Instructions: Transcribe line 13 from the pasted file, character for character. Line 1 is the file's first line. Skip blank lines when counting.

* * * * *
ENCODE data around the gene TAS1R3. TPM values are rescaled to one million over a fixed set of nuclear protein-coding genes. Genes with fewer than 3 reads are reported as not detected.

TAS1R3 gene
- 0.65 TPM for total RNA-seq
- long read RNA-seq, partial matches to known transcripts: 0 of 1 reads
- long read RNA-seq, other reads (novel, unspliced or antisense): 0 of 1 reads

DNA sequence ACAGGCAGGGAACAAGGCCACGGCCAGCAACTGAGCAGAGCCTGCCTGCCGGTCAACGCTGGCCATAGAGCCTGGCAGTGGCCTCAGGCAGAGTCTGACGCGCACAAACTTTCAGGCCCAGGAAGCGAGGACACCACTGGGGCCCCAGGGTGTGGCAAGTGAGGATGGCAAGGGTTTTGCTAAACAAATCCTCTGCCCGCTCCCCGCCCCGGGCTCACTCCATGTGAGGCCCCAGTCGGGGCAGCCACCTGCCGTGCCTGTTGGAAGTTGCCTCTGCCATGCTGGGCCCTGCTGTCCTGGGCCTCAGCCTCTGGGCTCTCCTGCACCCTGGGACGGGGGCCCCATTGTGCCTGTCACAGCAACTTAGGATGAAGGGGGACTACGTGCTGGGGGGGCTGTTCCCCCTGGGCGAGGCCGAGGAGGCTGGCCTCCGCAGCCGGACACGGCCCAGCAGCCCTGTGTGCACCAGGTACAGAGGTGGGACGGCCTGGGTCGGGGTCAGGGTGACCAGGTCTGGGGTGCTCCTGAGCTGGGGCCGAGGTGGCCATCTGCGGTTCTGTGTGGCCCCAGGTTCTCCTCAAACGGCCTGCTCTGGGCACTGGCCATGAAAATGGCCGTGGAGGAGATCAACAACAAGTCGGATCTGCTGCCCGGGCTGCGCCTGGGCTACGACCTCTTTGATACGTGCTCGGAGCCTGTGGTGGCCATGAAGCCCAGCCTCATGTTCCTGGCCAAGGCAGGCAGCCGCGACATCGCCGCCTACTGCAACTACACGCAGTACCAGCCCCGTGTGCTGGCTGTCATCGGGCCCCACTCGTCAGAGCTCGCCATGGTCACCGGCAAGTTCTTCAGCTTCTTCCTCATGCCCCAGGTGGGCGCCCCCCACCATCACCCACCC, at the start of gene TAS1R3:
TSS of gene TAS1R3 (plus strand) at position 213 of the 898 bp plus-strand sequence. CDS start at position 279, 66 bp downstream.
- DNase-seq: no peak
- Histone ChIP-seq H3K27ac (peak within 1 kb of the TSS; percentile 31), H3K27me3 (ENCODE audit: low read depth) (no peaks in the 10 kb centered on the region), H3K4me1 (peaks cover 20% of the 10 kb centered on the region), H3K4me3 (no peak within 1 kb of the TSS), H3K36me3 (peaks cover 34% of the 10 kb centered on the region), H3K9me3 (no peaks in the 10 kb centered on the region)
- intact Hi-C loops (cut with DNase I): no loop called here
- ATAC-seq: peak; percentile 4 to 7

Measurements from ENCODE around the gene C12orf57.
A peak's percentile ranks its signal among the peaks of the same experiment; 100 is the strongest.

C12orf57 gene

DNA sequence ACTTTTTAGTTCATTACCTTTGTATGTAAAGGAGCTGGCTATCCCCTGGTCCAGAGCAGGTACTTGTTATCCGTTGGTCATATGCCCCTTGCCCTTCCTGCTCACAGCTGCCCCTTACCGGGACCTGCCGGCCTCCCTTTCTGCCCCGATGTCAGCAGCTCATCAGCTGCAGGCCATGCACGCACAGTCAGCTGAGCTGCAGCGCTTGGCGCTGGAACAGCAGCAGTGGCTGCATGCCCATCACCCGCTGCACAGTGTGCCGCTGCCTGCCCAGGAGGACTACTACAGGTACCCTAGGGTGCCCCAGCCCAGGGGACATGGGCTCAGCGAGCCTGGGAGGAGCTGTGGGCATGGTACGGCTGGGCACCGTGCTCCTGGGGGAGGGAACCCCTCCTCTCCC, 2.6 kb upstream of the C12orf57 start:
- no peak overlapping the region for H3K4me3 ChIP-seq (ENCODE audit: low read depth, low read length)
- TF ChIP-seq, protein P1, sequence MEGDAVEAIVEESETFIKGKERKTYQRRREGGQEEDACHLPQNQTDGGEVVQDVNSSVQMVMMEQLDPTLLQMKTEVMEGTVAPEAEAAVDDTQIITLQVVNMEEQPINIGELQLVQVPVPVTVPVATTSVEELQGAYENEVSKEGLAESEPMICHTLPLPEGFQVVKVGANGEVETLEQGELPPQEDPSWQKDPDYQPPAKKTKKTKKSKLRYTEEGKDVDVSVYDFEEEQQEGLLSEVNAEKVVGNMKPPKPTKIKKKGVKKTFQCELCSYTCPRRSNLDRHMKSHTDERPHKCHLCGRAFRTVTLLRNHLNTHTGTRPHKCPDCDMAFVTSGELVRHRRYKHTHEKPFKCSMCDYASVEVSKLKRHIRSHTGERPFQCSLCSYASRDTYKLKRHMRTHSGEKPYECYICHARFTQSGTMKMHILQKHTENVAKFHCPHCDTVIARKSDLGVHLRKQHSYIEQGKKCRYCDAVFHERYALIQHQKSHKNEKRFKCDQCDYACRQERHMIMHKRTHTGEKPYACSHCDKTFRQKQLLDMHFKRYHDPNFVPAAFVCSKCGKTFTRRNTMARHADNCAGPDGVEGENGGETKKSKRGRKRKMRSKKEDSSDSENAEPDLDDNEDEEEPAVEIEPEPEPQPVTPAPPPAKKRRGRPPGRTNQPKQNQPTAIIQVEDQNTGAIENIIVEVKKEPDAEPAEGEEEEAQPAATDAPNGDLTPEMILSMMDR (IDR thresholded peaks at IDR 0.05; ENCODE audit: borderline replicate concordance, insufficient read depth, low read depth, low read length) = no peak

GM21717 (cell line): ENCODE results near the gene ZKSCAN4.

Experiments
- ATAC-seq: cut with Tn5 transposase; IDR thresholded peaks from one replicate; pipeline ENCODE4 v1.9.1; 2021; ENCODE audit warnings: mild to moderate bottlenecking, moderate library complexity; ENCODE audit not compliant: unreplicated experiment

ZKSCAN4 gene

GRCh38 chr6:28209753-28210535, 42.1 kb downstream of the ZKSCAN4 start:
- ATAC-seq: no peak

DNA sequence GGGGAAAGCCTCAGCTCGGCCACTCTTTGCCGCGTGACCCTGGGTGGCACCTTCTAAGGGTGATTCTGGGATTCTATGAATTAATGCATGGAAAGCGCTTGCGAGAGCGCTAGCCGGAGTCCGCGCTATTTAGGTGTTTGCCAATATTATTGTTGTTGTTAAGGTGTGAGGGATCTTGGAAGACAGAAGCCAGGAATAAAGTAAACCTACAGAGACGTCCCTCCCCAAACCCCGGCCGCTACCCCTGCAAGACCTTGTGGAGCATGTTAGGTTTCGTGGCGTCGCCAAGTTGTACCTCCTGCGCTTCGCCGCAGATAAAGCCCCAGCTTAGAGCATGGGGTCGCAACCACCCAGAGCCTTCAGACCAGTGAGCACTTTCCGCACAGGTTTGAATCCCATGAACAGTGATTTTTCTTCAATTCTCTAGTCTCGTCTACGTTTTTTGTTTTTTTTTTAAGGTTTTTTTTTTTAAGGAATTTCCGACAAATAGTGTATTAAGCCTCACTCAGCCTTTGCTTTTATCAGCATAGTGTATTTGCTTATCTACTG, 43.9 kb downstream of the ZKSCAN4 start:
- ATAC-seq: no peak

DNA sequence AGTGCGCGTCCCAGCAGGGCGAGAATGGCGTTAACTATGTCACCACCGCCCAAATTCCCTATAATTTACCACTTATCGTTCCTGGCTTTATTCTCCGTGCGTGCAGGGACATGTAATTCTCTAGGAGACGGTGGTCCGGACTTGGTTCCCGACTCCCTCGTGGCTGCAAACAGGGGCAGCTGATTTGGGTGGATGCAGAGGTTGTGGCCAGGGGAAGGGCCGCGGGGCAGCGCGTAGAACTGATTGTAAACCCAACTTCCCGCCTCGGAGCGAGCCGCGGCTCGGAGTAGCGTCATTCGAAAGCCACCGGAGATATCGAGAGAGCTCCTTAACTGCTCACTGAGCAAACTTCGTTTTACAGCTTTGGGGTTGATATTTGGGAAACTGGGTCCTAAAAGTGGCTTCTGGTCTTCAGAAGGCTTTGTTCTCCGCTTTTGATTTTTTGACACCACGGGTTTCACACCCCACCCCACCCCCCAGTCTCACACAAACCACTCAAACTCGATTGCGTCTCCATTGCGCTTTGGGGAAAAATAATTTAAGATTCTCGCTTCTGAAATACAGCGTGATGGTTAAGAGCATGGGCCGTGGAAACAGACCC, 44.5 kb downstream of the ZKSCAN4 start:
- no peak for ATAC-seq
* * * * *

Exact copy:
A peak's percentile ranks its signal among the peaks of the same experiment; 100 is the strongest.